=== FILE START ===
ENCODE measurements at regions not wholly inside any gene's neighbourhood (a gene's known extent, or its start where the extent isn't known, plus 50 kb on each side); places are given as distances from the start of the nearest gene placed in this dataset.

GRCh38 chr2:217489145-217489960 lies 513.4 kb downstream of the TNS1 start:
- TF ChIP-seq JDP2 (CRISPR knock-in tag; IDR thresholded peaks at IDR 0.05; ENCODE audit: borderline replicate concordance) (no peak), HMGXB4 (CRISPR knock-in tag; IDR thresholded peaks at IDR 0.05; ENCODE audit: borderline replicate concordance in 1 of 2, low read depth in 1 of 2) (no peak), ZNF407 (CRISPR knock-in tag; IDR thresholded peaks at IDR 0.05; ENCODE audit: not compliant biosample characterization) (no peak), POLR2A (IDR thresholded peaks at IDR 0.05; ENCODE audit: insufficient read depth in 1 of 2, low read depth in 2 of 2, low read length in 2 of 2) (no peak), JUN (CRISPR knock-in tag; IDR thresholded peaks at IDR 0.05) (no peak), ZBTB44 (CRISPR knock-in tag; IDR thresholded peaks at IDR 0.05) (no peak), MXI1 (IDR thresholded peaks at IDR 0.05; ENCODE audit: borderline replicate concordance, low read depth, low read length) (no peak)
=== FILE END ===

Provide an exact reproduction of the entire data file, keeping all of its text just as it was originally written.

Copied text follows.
ENCODE measurements at regions not wholly inside any gene's neighbourhood (a gene's known extent, or its start where the extent isn't known, plus 50 kb on each side); places are given as distances from the start of the nearest gene placed in this dataset.

GRCh38 chr2:217489145-217489960 lies 513.4 kb downstream of the TNS1 start:
- TF ChIP-seq JDP2 (CRISPR knock-in tag; IDR thresholded peaks at IDR 0.05; ENCODE audit: borderline replicate concordance) (no peak), HMGXB4 (CRISPR knock-in tag; IDR thresholded peaks at IDR 0.05; ENCODE audit: borderline replicate concordance in 1 of 2, low read depth in 1 of 2) (no peak), ZNF407 (CRISPR knock-in tag; IDR thresholded peaks at IDR 0.05; ENCODE audit: not compliant biosample characterization) (no peak), POLR2A (IDR thresholded peaks at IDR 0.05; ENCODE audit: insufficient read depth in 1 of 2, low read depth in 2 of 2, low read length in 2 of 2) (no peak), JUN (CRISPR knock-in tag; IDR thresholded peaks at IDR 0.05) (no peak), ZBTB44 (CRISPR knock-in tag; IDR thresholded peaks at IDR 0.05) (no peak), MXI1 (IDR thresholded peaks at IDR 0.05; ENCODE audit: borderline replicate concordance, low read depth, low read length) (no peak)